This cutoff week was an eventful one. Bills needed to be out of fiscal committees by Monday, February 28, and out of the opposite chamber by Friday, March 4, at 5:00. As of now, the Voting Rights Act, SB 5597, is dead. It did not come out of the House Appropriations Committee in time, and it is unlikely to progress any further this year. This is an important bill involving many interests, so, as in “The Princess Bride,” this bill may only be mostly dead. There are various parliamentary ways to rescue it, but it would take extraordinary action and we are listing it as (mostly!) dead for now. WSAC worked very hard on this bill and offered multiple amendments that would make the policy work better and apply more equitably to counties (e.g., we disfavor a pure population-based calculation to determine preclearance), and we expect to see it back again next year.
Since the start of the pandemic, counties have been able to conduct meetings remotely, pursuant to various proclamations by the Governor. We have sought to codify some of these provisions to better serve the public and allow us to conduct remote meetings under various circumstances (chiefly, local emergencies) irrespective of the Governor’s action. The Senate earlier agreed to a request from WSAC and AWC to combine the key provisions of two bills into one bill by adding parts of HB 1056 into HB 1329, which would provide remote testimony options. The combined bill would allow counties to conduct remote meetings (held over Zoom, phone, etc. without a traditional physical location) during a declared emergency (statewide or local) throughout the duration of the emergency. We were able to get the newly-combined bill (HB 1329) unanimously through the Senate late on Thursday night, so all that is needed now is for the House to concur and the bill will go to the Governor.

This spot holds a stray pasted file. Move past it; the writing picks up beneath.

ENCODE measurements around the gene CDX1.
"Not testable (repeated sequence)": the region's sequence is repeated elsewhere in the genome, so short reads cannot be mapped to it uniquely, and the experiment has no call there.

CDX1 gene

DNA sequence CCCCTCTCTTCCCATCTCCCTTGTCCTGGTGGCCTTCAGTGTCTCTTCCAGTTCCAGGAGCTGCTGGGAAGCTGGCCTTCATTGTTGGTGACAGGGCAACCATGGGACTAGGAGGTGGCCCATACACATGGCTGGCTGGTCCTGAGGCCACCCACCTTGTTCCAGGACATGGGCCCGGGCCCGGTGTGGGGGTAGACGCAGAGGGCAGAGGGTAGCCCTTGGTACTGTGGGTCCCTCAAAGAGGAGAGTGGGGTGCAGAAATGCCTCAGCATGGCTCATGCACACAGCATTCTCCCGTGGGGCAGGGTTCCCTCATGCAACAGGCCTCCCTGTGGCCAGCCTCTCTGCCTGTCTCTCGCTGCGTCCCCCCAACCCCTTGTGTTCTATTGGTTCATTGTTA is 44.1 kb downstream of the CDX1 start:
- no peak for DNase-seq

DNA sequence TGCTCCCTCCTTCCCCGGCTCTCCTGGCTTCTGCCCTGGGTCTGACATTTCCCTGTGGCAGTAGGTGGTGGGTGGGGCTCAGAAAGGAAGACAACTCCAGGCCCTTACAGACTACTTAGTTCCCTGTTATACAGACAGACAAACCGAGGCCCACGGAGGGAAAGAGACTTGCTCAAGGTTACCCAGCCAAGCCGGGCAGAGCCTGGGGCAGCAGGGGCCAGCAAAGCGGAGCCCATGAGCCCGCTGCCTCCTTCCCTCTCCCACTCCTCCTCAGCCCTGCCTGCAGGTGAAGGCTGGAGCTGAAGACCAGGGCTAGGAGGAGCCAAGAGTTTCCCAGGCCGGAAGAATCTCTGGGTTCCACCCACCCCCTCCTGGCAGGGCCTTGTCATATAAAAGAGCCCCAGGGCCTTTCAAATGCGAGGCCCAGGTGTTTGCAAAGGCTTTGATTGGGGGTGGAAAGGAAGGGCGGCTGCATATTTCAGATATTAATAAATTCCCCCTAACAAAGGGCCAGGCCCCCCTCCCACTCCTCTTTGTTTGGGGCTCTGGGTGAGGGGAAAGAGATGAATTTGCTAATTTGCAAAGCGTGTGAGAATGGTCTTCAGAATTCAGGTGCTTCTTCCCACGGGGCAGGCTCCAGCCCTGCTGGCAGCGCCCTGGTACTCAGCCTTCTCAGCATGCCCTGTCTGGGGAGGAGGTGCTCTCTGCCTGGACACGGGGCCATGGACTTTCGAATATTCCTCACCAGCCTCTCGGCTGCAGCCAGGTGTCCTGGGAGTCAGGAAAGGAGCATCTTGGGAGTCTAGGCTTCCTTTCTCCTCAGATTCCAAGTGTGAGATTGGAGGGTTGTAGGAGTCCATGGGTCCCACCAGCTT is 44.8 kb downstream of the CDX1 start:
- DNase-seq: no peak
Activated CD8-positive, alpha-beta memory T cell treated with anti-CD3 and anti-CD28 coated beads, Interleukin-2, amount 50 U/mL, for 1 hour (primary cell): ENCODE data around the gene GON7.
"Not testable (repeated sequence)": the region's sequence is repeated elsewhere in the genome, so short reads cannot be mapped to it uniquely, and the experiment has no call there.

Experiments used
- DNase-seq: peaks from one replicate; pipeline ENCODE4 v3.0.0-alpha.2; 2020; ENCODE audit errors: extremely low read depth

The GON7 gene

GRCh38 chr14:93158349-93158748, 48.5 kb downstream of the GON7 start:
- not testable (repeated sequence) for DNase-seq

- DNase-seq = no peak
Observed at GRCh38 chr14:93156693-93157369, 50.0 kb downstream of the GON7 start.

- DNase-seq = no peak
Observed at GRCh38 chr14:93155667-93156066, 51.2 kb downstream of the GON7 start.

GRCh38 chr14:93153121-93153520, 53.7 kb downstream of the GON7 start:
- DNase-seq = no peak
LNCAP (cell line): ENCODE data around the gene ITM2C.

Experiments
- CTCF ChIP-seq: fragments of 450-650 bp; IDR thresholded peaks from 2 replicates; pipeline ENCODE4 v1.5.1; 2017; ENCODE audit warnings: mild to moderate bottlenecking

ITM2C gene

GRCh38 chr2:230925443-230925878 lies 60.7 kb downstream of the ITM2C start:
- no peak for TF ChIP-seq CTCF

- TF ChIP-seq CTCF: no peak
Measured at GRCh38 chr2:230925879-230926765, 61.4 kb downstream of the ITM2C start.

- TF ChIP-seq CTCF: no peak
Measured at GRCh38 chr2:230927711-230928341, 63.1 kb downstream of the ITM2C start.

SB 5155 is a tort liability bill carried over from last year. This bill would allow interest on judgments for tortious conduct to begin to accrue from the date on which a person suffers an injury or loss. This means interest would start to accrue before a claim was filed and, in some cases, even before a county was made aware of the injury or loss. Current law provides that interest begins to accrue on the date a judgment is entered by a court. The date when interest begins is especially important in an era where litigation and even settlement negotiations can drag on for years. Much delay can result from plaintiff choices or court schedules, neither of which is in county control. The Senate adopted an amendment that exempts local government from its application, but the House took this amendment out. We have worked very hard with other stakeholders to keep current law on post-judgment interest for public agencies. This bill is on the House Floor and must run by Friday at 5:00 pm. As of this writing, we are close to having enough votes to amend the bill to exempt public agencies, but the fate of the bill (e.g., whether this controversial bill even comes up with one day left to go) is unclear.